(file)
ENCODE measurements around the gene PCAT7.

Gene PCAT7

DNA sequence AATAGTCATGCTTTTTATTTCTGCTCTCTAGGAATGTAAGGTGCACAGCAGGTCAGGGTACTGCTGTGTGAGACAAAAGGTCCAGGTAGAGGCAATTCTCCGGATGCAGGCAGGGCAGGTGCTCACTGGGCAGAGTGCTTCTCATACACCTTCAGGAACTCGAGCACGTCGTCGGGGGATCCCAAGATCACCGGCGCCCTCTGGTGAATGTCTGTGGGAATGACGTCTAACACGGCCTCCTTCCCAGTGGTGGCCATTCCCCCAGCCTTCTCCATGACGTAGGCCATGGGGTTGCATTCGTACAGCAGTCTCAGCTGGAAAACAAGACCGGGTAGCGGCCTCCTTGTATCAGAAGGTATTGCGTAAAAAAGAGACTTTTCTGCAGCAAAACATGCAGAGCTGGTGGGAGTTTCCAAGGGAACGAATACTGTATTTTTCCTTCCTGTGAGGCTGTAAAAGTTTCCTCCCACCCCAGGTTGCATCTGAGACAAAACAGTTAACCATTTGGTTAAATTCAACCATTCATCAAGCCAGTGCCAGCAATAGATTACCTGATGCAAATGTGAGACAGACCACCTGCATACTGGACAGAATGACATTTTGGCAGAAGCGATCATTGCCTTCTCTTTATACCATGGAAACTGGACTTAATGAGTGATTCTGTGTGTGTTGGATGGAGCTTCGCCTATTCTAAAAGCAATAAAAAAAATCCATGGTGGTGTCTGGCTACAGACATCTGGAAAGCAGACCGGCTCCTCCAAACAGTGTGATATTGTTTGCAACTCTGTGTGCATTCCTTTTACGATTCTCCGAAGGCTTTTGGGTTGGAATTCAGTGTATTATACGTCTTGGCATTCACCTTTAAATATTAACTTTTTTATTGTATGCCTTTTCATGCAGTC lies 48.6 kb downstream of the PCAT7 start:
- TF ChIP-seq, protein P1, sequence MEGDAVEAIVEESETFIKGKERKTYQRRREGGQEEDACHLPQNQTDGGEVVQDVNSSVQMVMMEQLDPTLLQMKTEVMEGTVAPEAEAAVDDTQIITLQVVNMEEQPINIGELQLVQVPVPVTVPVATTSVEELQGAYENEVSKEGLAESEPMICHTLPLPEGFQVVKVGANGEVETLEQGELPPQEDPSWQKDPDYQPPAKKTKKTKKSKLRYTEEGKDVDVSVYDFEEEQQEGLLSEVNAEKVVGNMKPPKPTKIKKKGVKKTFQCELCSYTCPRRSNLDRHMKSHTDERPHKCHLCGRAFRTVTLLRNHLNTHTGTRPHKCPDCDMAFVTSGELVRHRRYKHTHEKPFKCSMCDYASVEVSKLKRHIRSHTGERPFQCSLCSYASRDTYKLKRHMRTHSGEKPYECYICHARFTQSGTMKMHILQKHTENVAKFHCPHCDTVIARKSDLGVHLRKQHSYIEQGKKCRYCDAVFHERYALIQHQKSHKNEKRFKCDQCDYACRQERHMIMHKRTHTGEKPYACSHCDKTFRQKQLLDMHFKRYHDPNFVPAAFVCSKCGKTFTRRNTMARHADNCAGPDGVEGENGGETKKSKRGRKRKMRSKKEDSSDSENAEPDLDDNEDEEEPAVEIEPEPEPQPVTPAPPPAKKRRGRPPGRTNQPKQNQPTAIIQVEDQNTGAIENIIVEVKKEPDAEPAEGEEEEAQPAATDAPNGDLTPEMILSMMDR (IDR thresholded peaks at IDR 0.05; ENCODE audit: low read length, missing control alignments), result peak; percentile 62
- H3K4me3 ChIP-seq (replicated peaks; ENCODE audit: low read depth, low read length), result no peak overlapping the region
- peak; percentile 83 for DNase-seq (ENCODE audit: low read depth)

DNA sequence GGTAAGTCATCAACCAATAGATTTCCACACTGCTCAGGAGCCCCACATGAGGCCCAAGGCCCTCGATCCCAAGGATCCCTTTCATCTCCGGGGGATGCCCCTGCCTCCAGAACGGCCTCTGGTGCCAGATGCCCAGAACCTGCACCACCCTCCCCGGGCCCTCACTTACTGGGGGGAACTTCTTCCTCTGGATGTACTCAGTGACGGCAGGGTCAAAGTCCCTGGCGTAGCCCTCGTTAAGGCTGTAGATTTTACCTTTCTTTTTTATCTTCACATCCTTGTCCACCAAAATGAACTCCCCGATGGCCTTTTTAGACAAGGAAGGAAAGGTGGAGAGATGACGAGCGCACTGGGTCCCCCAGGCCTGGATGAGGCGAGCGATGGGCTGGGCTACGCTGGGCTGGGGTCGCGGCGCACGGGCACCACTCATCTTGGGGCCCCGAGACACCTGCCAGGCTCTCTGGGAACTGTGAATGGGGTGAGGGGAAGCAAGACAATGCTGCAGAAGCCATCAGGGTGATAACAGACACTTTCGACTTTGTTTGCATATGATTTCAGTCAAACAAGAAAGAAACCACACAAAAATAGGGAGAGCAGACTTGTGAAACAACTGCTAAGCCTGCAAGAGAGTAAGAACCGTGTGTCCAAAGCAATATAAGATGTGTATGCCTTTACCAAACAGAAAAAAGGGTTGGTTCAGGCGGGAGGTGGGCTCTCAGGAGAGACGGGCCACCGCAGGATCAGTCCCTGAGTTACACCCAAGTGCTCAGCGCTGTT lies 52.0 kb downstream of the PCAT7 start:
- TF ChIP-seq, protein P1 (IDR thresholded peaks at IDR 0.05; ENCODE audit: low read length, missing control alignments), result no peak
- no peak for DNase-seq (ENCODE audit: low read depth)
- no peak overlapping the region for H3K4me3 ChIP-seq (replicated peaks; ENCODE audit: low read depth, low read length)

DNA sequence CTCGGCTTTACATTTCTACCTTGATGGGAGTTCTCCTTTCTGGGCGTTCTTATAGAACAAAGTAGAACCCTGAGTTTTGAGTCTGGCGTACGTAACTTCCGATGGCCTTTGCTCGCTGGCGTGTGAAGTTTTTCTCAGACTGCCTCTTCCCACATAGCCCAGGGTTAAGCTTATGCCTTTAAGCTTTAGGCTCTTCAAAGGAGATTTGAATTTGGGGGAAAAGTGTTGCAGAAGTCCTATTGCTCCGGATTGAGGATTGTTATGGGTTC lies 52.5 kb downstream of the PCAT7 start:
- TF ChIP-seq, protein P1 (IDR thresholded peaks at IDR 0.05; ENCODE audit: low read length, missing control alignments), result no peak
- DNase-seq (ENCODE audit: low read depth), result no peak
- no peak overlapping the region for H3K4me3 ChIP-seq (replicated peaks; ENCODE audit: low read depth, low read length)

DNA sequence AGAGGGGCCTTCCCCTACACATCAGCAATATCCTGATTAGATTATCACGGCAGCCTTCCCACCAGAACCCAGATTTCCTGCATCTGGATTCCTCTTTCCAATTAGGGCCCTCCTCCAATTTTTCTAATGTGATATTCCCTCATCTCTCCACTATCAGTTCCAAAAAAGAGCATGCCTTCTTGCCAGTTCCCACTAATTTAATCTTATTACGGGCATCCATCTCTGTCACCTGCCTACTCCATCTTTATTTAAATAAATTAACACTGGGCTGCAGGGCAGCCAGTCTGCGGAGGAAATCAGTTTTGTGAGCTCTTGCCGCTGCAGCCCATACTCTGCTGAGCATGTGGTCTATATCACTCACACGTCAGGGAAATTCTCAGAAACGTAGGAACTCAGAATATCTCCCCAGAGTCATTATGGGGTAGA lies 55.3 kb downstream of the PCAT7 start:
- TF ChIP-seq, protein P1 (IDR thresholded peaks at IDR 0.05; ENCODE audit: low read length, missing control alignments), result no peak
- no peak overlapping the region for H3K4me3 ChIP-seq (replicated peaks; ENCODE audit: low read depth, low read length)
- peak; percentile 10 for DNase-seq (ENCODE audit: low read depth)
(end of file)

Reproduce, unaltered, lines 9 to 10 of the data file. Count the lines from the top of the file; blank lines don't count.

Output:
- no peak for DNase-seq (ENCODE audit: low read depth)
- no peak overlapping the region for H3K4me3 ChIP-seq (replicated peaks; ENCODE audit: low read depth, low read length)